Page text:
The last decade or so has seen considerable progress in the development, testing and validation of child measures of oral-health-related quality of life (OHRQoL). A number of competing measures now exist [13], with most of those intended for use with children who are old enough to give valid and reliable responses. Measuring oral health in children younger than six years of age has necessitated the use of scales which use adult informants (such as parents) who know the child well. The Parental-Caregiver Perceptions Questionnaire (P-CPQ) and the Family Impact Scale (FIS) are part of the Child Oral-Health-Related Quality of Life (COHQoL) suite of instruments developed over a decade ago [4], and are intended for use with those younger children and their families. The 33-item P-CPQ has four subscales (oral symptoms, functional limitation, emotional well-being and social well-being), and the 14-item FIS has three (parental emotions, parental/family activity, and family conflict). The validity and responsiveness of the P-CPQ and the FIS have been demonstrated recently with children undergoing dental treatment under general anaesthesia in New Zealand [5, 6].

OHRQoL measures tend to be long, and short-form versions are more desirable because respondent burden is minimised and the chance of the measures being used routinely in day-to-day practice is greater. Consistent with the usual pattern with such measures, the development of short-form versions has taken two different paths and resulted in two closely related sets of measures: the 13-item Early Childhood Oral Health Impact Scale, or ECOHIS [7], and the short-form P-CPQ (both 8- and 16-item versions) and FIS (with 8 items) [8]. The ECOHIS was developed using the original 45-item pool used by Jokovic and Locker in developing the P-CPQ scales. The ECOHIS team obtained ratings of those items from health professionals (and associated staff and researchers) who were experienced in dealing with young children. The 36 items remaining from that process then underwent item reduction with a convenience sample of 30 parents of 3-5-year-old children with a range of dental care needs. This resulted in 13 items (9 child-related and 4 on family impact) which were then field-tested with a convenience sample of parents/caregivers of 5-year-olds selected for participation in a larger epidemiological study. Those children had not been selected specifically because they had early childhood caries (ECC). By contrast, the short-form P-CPQ and FIS measures [8] were developed and tested by item impact analysis of data collected in two New Zealand studies (in Wellington and Auckland) of changes in OHRQoL in ECC-affected children undergoing dental treatment under general anaesthesia [5, 6]. The item impact analyses were undertaken with the Wellington study data-set, and the examination of validity and responsiveness was done with the Auckland one.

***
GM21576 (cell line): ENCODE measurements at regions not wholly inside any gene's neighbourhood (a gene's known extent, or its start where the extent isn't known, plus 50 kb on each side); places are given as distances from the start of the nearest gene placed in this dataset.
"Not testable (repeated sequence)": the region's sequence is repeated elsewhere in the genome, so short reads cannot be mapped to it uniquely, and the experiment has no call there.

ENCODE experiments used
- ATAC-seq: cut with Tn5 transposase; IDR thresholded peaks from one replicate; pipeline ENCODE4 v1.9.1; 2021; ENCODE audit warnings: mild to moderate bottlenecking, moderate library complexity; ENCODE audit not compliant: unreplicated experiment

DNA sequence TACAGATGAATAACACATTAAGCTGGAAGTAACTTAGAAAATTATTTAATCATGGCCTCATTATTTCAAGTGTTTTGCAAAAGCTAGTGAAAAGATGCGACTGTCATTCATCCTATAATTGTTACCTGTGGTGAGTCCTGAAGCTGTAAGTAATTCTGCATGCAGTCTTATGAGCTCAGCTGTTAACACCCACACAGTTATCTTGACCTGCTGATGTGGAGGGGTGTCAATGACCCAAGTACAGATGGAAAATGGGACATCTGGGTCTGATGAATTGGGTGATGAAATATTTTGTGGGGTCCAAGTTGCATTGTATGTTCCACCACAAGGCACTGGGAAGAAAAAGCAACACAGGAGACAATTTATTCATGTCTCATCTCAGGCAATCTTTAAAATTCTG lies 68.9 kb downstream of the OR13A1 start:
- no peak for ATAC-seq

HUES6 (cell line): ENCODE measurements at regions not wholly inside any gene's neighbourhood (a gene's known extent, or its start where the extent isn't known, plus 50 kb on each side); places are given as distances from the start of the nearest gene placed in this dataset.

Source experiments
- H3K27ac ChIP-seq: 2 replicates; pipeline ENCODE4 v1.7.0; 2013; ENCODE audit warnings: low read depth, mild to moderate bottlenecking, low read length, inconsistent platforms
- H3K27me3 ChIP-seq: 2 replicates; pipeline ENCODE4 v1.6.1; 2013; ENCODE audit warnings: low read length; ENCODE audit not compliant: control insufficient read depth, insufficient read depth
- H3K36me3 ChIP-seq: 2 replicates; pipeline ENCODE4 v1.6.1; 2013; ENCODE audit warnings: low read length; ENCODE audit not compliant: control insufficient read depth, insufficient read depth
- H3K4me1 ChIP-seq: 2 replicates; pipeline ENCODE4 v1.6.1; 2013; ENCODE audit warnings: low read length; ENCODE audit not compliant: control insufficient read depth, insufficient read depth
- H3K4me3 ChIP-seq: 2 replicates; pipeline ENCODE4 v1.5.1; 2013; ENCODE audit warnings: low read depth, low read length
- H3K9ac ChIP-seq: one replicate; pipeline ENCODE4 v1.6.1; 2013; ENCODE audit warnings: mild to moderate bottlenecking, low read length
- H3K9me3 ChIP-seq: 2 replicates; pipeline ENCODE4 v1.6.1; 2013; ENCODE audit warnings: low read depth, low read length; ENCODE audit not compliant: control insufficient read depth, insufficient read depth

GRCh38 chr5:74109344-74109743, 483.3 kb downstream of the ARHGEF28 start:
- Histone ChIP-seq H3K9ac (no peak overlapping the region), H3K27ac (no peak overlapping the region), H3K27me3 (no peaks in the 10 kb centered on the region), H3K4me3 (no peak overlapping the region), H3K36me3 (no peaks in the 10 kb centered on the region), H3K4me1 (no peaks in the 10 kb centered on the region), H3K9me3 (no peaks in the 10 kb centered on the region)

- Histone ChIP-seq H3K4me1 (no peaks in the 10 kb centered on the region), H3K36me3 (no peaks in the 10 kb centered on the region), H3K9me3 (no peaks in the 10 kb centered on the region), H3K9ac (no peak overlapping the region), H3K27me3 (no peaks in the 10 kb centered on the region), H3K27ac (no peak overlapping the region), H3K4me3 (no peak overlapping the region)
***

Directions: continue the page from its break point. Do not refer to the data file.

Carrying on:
Cross-sectional construct validity, reliability and responsiveness have been shown to be acceptable for both the ECOHIS [7, 9, 10] and the short-form P-CPQ and FIS measures [8], but there has been no direct comparison of their properties to date. It could be argued that the similarity in item content of the ECOHIS’s child section and the 8-item short-form P-CPQ (whereby the latter contains 5 of the 9 items in the former) means that there would be little difference between them in performance. By contrast, the family section of the ECOHIS and the 8-item FIS differ considerably; the former comprises the two domains of parent distress and family function, and the latter includes the three domains of parental emotions, parental/family activity and family conflict, all of which were in the original FIS. Only 3 items are common to both scales, and the ECOHIS omits the item pertaining to disrupted sleep, an impact which most parents of ECC-affected children would rate as being important. Its omission most likely results from the use of an epidemiological sample (rather than a clinical one) for field-testing the ECOHIS. It might therefore be expected that the real interest in making a direct comparison of the two instruments lies in the relative performance of the components which measure the impact of a child’s condition upon the family and household. Accordingly, the aim of this study was to compare the psychometric properties and responsiveness of the ECOHIS and short-form P-CPQ and FIS scales among New Zealand children with early childhood caries who underwent treatment under general anaesthesia (GA).